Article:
To understand what led UKISUG to winning big at the Conference and Events Awards and if they were bucking this trend, I spoke to Craig Dale, CEO and asked him about his user group get-together. The make-up was very similar to the conferences I attend, with plenty of networking, educational sessions from both end users and experts in the field and social events, with a great party vibe to boot. His event is growing slowly and COVID hadn’t really affected that. Yes, they had had to cancel during the first year of the pandemic, and ran a mini-conference the year after, but the group has come back as strong as before, if not stronger. So, what is different about UKISUG, and what could others learn from Dale’s efforts?
As I talked with Craig, we discussed what they do between conferences alongside UKISUG’s special interest groups and how those communities support each other. They have online areas to ask each other questions away from the vendor, with online meetings or meetups where they could discuss things that were affecting everybody in their community. These are volunteer-led.
They also have educational sessions including those that are certified for continuing professional development (CPD) throughout the year. As such, the conference was more like a coming together of the community for a celebration of the year rather than the only thing that was happening. This means the UKISUG model is about putting the community first rather than the conference, and I wonder if some other user groups have lost their way and are now more conference organizations than actual communities.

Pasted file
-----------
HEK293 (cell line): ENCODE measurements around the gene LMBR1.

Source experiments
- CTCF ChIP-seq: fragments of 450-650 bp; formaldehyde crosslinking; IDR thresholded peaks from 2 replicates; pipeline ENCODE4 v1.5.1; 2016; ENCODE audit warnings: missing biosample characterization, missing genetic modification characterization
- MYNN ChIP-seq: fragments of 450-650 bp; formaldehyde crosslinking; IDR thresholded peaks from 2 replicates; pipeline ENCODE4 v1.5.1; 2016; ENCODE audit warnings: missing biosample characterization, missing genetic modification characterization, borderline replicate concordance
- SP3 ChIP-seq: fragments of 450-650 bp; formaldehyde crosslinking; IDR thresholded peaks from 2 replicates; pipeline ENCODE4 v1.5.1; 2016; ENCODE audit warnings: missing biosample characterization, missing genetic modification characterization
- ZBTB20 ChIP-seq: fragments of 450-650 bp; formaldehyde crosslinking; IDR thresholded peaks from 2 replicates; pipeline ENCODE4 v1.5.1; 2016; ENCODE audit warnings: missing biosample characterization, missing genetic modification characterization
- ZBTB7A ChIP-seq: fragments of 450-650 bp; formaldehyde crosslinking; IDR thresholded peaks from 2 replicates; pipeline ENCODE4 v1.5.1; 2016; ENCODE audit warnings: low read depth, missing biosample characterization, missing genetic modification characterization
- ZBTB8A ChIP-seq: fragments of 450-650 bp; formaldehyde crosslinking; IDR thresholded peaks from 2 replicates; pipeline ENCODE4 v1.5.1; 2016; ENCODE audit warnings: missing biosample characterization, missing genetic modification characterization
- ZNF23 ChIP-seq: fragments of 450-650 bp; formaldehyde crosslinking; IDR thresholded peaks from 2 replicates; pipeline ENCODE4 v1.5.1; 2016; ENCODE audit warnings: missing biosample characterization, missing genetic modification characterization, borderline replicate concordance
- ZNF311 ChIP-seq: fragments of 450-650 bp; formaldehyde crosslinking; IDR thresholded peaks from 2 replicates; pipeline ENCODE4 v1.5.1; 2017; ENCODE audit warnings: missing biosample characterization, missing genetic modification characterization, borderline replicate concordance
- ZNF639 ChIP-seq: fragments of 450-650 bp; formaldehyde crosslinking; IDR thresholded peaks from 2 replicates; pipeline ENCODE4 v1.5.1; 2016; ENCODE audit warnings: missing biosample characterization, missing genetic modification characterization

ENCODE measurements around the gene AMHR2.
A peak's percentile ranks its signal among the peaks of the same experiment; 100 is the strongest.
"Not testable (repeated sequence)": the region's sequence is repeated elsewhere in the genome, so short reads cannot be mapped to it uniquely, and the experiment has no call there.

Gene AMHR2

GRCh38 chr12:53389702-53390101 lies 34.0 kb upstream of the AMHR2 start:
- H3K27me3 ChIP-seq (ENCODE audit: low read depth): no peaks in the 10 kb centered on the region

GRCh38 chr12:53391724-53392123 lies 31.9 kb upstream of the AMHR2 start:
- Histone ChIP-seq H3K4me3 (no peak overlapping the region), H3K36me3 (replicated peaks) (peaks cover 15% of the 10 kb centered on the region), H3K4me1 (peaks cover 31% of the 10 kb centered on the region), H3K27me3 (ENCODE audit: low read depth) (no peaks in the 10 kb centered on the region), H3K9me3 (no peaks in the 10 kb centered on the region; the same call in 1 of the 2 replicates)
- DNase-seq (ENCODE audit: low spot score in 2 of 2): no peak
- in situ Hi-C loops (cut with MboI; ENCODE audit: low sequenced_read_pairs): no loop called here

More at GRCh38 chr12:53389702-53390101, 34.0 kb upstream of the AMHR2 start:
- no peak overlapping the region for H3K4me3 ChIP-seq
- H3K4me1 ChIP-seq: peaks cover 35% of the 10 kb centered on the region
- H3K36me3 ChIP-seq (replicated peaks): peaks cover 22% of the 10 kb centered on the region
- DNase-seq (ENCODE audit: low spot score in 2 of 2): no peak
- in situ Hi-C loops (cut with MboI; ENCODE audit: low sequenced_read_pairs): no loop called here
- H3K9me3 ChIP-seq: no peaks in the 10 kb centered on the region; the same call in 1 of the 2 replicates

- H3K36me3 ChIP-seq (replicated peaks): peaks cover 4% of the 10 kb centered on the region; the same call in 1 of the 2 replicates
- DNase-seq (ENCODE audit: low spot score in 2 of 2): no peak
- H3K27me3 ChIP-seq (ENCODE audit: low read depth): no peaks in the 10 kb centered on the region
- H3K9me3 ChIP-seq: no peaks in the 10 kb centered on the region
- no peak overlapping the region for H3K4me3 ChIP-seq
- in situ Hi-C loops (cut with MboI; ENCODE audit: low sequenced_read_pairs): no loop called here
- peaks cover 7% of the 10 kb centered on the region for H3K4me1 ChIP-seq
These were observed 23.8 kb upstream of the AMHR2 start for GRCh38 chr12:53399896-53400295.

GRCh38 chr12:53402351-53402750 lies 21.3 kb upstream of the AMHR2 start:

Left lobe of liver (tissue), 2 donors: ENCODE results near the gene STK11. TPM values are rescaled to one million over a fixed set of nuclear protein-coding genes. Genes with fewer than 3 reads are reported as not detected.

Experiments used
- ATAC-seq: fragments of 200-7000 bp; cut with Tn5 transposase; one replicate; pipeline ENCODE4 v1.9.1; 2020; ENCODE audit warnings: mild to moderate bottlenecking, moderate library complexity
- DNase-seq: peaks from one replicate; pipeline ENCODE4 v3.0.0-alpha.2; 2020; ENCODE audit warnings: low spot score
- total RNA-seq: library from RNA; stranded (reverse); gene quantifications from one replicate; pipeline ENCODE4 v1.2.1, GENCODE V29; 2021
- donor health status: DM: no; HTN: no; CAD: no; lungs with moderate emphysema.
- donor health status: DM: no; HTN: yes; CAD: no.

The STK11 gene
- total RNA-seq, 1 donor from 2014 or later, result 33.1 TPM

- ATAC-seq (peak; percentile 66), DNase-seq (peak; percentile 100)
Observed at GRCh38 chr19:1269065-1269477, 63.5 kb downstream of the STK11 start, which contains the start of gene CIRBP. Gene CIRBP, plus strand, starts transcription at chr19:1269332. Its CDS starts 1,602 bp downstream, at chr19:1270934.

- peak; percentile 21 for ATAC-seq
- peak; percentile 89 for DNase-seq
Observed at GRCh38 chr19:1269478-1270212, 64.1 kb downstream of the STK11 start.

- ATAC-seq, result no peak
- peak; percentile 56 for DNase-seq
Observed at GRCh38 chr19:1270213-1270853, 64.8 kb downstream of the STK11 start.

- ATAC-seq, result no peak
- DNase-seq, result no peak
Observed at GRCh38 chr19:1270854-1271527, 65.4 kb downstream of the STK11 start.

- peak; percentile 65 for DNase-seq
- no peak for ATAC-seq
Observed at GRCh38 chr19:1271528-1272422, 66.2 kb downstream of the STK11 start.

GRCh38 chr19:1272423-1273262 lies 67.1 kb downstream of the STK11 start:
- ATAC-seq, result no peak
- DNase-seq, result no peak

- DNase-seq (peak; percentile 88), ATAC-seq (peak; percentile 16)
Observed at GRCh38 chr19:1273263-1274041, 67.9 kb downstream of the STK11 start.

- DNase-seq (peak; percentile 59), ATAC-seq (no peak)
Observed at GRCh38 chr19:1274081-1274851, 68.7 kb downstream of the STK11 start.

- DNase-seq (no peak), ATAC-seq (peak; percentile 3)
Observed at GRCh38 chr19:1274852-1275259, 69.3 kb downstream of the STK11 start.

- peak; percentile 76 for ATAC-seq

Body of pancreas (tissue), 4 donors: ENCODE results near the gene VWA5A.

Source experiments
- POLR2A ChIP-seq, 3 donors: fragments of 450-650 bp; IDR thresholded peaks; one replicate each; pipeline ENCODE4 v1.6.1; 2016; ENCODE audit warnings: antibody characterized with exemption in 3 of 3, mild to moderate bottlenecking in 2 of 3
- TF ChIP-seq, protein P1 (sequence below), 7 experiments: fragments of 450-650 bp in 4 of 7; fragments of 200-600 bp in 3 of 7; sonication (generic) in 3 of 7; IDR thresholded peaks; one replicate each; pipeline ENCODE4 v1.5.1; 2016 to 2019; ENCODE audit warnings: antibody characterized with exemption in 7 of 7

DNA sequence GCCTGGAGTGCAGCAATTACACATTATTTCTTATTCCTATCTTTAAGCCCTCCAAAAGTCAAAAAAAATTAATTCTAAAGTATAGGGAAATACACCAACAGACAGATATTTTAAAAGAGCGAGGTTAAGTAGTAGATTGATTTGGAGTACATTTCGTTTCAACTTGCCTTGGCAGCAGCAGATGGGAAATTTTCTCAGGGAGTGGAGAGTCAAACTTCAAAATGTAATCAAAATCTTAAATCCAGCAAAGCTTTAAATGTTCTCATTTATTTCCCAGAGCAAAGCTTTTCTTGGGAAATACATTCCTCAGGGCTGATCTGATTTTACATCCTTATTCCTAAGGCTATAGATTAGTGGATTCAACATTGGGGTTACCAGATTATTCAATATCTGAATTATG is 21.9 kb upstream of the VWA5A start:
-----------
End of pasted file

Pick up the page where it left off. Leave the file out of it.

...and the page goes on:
As I reflected on this, I thought about the APEX community within ODTUG. At our recent conference they had a session where the community discussed the top-rated enhancement requests with Oracle Product Development. This level of discussion and feedback does not happen online, and the members felt they were part of the APEX platform’s future. The vendor also got back far more intelligence there than they would have done from a simple online request.
We also shouldn’t forget the vendor in all this. I also talked with Richard Pepper, current president of UKOUG for this article, and he felt that UKOUG is now much leaner and working harder to serve their membership with real support from Oracle UK. That support from the vendor is imperative. User groups are generally – and should be – independent, but need the vendor to recognize and listen to them.
Back to basics
So, what’s my takeaway for you? Let’s go back to the basics: ensure the communities are active, covering an area where they can make a difference, where they can talk to a listening vendor throughout the year.
Partners should get involved in those communities relevant to them. You may not be invited to every meetup or online meeting, but if you’ve got something to share then reach out and offer. You can provide webinars which may need to be paid for, but through them you will reach a community and not just the organizations you have worked with in the past. This way the conference will be a place to talk individually to those organizations, capitalize on your brand recognition and also your commitment to the community. In this way the value and opportunities will be there rather than it just being “here is an event in our calendar we need to be on the show floor for”. Both UKOUG and UKISUG have their 2023 annual events in November so there is still time to get involved.
This isn’t a very scientific article; unfortunately I only had enough time to speak to a couple of user group leaders and lean on my own experience. I would have liked to have spoken to a few other user groups that are covered by ERP Today and if those user groups would like to speak to me and continue the conversation then please do reach out on LinkedIn.